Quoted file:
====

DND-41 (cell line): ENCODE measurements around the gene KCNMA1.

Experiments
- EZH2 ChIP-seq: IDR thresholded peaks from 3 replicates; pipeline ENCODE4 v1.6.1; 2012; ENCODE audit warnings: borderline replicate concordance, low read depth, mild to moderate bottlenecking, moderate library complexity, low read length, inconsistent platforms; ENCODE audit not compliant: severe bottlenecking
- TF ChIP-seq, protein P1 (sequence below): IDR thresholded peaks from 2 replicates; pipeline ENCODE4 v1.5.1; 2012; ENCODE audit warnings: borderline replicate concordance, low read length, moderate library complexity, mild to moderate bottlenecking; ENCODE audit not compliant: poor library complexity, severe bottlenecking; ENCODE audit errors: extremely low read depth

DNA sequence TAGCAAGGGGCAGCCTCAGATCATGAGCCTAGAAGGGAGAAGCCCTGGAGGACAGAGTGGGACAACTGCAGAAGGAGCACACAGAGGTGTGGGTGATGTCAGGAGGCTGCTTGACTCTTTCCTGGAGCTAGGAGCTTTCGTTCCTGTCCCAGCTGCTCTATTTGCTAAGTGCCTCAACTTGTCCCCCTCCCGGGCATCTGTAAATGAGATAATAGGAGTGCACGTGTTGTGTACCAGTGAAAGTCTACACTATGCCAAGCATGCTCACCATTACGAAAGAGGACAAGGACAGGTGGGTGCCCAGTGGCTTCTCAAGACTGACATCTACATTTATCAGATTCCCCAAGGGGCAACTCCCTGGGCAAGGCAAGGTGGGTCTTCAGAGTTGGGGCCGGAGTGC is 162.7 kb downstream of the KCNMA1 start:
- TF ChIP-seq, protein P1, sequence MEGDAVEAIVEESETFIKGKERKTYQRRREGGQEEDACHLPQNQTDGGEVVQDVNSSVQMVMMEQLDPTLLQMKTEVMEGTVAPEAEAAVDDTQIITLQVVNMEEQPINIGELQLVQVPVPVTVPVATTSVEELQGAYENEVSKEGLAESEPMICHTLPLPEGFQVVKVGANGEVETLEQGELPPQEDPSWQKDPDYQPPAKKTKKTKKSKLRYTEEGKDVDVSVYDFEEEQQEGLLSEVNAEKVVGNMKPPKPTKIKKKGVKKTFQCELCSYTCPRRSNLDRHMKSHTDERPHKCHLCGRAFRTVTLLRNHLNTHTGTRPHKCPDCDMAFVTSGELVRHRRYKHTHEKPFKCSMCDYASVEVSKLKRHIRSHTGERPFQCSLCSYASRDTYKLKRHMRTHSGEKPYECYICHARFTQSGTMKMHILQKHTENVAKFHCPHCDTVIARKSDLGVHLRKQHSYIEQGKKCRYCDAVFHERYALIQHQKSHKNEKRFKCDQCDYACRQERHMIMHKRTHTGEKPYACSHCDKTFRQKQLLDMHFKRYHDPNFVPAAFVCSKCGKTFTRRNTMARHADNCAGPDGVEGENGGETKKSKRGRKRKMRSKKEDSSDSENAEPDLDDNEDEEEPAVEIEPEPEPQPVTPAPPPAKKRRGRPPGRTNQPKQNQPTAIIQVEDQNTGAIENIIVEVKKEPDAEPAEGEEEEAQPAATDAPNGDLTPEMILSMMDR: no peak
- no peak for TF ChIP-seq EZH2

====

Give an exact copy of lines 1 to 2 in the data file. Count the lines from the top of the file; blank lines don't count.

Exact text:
DND-41 (cell line): ENCODE measurements around the gene KCNMA1.

Experiments